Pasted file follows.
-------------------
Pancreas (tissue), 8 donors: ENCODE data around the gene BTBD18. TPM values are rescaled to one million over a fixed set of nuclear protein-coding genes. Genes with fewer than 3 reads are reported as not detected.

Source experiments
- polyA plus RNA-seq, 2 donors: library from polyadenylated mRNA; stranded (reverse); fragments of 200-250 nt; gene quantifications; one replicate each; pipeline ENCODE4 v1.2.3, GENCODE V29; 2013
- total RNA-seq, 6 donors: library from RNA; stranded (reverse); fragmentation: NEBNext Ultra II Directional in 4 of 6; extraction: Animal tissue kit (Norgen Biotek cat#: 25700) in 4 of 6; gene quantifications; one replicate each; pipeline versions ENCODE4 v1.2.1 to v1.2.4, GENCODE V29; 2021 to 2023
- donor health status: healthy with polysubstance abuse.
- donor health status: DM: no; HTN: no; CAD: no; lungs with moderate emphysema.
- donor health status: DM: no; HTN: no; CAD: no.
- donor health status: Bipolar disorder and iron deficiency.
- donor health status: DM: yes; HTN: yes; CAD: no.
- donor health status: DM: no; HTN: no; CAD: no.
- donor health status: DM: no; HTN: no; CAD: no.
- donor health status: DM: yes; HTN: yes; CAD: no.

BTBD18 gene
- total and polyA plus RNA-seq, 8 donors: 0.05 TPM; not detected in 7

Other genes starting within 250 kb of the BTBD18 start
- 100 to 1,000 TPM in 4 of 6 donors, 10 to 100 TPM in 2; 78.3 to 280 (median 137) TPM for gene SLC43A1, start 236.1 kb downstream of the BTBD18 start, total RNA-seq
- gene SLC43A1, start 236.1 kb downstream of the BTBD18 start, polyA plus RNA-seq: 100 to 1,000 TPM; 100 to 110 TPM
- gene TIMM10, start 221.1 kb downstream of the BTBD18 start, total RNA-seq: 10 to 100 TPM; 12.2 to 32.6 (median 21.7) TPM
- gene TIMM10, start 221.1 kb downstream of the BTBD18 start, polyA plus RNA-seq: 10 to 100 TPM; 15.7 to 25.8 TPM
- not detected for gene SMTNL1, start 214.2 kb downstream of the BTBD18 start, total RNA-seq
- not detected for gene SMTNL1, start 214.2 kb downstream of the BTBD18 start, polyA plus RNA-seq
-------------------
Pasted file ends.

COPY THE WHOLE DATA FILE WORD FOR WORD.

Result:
Pancreas (tissue), 8 donors: ENCODE data around the gene BTBD18. TPM values are rescaled to one million over a fixed set of nuclear protein-coding genes. Genes with fewer than 3 reads are reported as not detected.

Source experiments
- polyA plus RNA-seq, 2 donors: library from polyadenylated mRNA; stranded (reverse); fragments of 200-250 nt; gene quantifications; one replicate each; pipeline ENCODE4 v1.2.3, GENCODE V29; 2013
- total RNA-seq, 6 donors: library from RNA; stranded (reverse); fragmentation: NEBNext Ultra II Directional in 4 of 6; extraction: Animal tissue kit (Norgen Biotek cat#: 25700) in 4 of 6; gene quantifications; one replicate each; pipeline versions ENCODE4 v1.2.1 to v1.2.4, GENCODE V29; 2021 to 2023
- donor health status: healthy with polysubstance abuse.
- donor health status: DM: no; HTN: no; CAD: no; lungs with moderate emphysema.
- donor health status: DM: no; HTN: no; CAD: no.
- donor health status: Bipolar disorder and iron deficiency.
- donor health status: DM: yes; HTN: yes; CAD: no.
- donor health status: DM: no; HTN: no; CAD: no.
- donor health status: DM: no; HTN: no; CAD: no.
- donor health status: DM: yes; HTN: yes; CAD: no.

BTBD18 gene
- total and polyA plus RNA-seq, 8 donors: 0.05 TPM; not detected in 7

Other genes starting within 250 kb of the BTBD18 start
- 100 to 1,000 TPM in 4 of 6 donors, 10 to 100 TPM in 2; 78.3 to 280 (median 137) TPM for gene SLC43A1, start 236.1 kb downstream of the BTBD18 start, total RNA-seq
- gene SLC43A1, start 236.1 kb downstream of the BTBD18 start, polyA plus RNA-seq: 100 to 1,000 TPM; 100 to 110 TPM
- gene TIMM10, start 221.1 kb downstream of the BTBD18 start, total RNA-seq: 10 to 100 TPM; 12.2 to 32.6 (median 21.7) TPM
- gene TIMM10, start 221.1 kb downstream of the BTBD18 start, polyA plus RNA-seq: 10 to 100 TPM; 15.7 to 25.8 TPM
- not detected for gene SMTNL1, start 214.2 kb downstream of the BTBD18 start, total RNA-seq
- not detected for gene SMTNL1, start 214.2 kb downstream of the BTBD18 start, polyA plus RNA-seq